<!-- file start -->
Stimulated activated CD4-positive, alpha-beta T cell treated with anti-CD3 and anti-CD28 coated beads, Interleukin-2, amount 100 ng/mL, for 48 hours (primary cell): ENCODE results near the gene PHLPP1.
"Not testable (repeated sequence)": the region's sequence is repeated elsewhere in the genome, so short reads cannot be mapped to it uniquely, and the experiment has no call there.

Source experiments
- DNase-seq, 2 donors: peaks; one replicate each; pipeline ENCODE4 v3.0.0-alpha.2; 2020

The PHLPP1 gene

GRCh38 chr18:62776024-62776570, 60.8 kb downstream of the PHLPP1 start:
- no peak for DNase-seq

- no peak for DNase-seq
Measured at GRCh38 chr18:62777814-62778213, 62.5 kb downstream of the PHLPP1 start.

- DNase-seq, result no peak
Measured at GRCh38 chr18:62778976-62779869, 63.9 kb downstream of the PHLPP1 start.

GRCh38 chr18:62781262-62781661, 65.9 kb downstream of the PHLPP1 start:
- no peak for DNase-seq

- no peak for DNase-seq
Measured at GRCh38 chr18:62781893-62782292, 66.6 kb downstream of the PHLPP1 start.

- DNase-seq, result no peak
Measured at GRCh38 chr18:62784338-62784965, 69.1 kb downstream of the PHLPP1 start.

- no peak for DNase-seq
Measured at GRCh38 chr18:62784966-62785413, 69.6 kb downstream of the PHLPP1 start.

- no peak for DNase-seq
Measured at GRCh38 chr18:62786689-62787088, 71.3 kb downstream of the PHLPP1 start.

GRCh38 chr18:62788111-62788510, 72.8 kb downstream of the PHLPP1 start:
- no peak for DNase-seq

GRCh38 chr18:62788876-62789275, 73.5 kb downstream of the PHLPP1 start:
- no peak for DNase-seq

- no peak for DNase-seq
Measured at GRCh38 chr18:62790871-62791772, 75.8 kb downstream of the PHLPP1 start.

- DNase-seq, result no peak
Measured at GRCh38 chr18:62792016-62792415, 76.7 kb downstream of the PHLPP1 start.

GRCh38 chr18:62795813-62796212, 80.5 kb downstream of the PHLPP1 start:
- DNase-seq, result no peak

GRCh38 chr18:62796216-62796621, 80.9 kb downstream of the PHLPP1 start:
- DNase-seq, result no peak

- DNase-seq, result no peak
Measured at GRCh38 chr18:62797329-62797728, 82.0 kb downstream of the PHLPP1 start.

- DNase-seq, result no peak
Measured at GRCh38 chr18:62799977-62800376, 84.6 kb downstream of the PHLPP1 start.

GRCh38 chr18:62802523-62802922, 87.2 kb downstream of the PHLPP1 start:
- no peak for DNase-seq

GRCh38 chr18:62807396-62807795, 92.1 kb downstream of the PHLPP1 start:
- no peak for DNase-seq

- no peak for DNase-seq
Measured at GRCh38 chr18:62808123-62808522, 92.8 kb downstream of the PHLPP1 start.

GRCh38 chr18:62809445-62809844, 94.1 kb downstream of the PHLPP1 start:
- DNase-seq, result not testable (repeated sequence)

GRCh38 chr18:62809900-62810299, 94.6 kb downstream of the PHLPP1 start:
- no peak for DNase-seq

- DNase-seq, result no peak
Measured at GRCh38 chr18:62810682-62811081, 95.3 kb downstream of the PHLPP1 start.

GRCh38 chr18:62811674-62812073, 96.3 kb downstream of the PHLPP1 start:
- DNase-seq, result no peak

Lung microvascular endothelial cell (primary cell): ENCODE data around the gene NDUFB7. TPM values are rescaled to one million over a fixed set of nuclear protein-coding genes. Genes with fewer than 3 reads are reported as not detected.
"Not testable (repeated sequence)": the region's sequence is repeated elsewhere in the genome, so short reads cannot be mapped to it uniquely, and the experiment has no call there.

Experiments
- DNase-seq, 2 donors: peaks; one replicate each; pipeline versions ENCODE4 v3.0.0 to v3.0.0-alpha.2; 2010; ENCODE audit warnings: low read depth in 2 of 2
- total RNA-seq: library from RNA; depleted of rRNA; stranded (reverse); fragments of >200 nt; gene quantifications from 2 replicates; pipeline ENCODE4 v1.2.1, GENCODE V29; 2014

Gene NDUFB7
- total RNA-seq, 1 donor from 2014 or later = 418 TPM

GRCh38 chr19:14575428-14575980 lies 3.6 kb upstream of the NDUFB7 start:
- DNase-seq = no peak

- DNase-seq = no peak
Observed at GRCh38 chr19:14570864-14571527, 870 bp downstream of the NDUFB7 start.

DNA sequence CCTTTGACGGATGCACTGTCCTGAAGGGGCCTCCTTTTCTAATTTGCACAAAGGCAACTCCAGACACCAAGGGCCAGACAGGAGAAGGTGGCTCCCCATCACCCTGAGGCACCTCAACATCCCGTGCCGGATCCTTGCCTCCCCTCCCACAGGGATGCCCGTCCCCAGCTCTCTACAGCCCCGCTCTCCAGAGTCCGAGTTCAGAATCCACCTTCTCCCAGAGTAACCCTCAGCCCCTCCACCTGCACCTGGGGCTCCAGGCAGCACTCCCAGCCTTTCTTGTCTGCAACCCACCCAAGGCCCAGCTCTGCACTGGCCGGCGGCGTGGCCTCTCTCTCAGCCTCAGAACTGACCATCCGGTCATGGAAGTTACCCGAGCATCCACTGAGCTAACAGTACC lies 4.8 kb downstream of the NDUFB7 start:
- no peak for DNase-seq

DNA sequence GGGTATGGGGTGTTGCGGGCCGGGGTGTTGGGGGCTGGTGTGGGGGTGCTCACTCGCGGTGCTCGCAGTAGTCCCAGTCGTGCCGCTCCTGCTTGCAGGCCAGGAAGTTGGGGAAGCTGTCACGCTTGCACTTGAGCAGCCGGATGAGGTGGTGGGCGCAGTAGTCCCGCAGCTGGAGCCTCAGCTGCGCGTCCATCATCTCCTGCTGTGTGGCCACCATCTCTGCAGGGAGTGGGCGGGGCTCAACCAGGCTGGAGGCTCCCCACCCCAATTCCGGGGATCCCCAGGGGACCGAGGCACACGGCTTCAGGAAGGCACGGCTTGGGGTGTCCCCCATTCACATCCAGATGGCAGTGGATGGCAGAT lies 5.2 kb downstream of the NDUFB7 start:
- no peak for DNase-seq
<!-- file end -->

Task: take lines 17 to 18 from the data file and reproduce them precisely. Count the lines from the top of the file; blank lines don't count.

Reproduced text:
Measured at GRCh38 chr18:62784338-62784965, 69.1 kb downstream of the PHLPP1 start.

- no peak for DNase-seq